Written by Arnold Adler – April 21, 2017
“Redeem is the world’s first renewable fuel made entirely from organic waste for commercial vehicles,” Norwalk Transportation Director James C. Parker said in a report to the council.
“It is a bio-methane cost-efficient fuel available in North American and up to 70 percent cleaner than gasoline and diesel, making it a smart choice for natural gas vehicle fleets including heavy-duty-trucks.”
Parker said that 18 of the city’s fixed route buses use compressed natural gas and plans are to convert the remaining 16 to natural gas fuels by 2022.
However, the fuel will be Redeem, provided by Clean Energy, instead of the CNG now purchased from Southern California Gas Company, Parker said.
Parker said Norwalk buses use about 30,000 therms of natural gas a month, which equals about 280,000 gallons of gasoline.
He estimated that his department would save $72,000 over a three-year period with Redeem and be eligible for credits of $268,369 over a five-year period under the California Air Resources Board’s Low Carbon Fuel Standard Program based on the city’s usage.
Clean Energy, which beat out one other bidder, will keep track of that usage with quarterly reports and required filings with the state board, Parker said.
He noted that Clean Energy currently provides renewable natural gas to 45 public CNG stations and 18 privately owned stations. That includes Santa Monica’s Big Blue Bus system and the Foothill Transit system.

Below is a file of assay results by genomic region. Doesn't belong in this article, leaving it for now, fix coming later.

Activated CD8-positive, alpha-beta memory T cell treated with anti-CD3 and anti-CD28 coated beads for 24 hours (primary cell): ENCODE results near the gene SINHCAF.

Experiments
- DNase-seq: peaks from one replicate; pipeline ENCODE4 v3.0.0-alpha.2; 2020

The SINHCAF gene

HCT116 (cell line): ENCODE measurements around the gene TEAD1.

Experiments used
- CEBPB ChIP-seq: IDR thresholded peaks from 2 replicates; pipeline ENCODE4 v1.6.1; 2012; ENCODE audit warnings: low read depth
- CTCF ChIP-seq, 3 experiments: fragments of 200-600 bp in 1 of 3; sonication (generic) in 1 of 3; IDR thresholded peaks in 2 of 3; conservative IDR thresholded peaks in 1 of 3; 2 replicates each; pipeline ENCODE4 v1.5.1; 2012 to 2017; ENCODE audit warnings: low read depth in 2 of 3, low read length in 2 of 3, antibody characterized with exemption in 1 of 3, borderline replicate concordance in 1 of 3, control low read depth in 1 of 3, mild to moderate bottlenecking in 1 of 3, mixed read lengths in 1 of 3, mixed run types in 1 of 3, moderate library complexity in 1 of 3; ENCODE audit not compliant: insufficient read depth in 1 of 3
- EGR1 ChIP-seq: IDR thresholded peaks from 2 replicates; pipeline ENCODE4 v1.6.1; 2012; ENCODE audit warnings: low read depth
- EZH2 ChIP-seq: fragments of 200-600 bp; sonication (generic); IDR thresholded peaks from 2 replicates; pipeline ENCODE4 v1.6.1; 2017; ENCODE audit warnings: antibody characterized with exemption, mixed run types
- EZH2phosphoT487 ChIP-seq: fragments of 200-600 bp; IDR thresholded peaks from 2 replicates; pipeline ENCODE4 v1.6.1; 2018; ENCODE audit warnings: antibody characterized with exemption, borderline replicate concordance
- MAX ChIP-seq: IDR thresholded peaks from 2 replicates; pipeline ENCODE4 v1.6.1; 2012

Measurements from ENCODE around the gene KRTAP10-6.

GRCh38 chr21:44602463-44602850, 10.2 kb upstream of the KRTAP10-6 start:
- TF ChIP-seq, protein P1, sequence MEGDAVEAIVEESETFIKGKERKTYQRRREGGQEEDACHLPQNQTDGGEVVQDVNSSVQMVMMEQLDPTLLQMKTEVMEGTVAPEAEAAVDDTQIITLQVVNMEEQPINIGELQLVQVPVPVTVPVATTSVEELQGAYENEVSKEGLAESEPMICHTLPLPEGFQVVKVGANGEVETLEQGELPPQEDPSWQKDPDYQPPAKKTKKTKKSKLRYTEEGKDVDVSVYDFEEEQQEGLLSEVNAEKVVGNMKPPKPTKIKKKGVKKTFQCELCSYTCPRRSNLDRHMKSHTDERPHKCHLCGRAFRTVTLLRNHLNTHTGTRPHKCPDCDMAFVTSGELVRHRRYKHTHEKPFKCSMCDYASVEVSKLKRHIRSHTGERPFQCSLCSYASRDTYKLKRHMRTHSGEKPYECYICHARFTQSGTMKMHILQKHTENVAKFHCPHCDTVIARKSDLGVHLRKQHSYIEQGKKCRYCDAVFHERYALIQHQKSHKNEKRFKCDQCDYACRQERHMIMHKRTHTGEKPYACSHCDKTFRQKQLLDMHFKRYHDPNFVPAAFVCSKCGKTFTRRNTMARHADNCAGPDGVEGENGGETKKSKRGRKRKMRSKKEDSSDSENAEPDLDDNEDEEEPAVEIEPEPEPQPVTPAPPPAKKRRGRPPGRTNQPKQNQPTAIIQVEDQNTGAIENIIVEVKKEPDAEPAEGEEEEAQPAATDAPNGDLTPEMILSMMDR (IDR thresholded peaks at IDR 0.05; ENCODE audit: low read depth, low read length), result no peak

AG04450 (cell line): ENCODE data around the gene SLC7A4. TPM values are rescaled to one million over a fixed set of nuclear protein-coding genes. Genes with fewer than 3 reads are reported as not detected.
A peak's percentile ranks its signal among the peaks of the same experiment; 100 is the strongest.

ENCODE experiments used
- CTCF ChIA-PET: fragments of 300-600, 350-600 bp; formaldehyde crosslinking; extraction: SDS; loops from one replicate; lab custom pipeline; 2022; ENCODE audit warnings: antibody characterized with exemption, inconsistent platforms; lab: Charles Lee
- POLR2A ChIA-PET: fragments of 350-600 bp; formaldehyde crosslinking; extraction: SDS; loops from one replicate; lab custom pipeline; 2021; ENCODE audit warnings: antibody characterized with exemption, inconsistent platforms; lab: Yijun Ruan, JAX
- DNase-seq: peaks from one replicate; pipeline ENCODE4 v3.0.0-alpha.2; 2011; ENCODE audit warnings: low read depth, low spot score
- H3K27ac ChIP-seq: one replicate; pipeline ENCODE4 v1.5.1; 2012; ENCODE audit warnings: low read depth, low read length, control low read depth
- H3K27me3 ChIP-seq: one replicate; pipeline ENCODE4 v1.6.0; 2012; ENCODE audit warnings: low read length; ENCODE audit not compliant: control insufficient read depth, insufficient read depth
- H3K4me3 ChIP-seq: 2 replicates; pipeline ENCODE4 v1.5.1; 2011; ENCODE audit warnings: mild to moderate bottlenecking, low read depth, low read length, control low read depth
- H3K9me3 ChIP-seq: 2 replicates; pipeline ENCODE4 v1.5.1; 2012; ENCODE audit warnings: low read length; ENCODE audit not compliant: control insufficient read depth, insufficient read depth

“The future is now,” said Ryan Forrest, account manager for the Newport Beach firm on use of renewable gases.
Questioned by Vice Mayor Leonard Shryock, Forrest said the RNG would not harm the motors of buses currently using CNG.
Shryock wondered if waste-hauling companies would benefit financially from providing organic wastes, which naturally produce methane.
Forrest explained that the garbage must be dumped in a landfill in order to create methane gas.
Owners of landfills, such as the Los Angeles County Sanitation Districts and the privately owned Puente Hills landfill, which closed in 2013, would earn revenue from companies which set up equipment there to catch and process the methane, City Manager Mike Egan said.
In another conservation move, the City Council took steps April 18 to reduce the amount of recycled water used to irrigate medians and public areas,
The council requested a federal grant of $75,000 from the U.S. Department of the Interior, Bureau of Reclamation, to replace existing irrigation controls with an automated Calsense Weather-Based Irrigation control, which manages sprinkler systems at eight parks.
Currently the sprinklers are on timers and turn on at certain times, regardless of the weather.
“The smart system uses iPads, or smart phones, to monitor weather and adjust or shut down sprinklers to avoid over-watering due to rain,” Deputy City Manager Gary DiCorpo said.
He said a pilot system used at Ramona Park in 2016 resulted in significant savings.
DiCorpo, who oversees public works, said the city’s water department listed a cost of $9,754 for irrigation at the parks in 2016 as compared to $14,024 in 2015.
The eight parks are Glazier, Hermosillo, Lakeside, New River, Sara Mendez, Norwalk, Vista Verde and Bob White. Total cost of the project is $150,000, DiCorpo said.
The council also hired David Volz Design to draw up plans for drought-tolerant plants on various medians in the city for a fee of $88,632.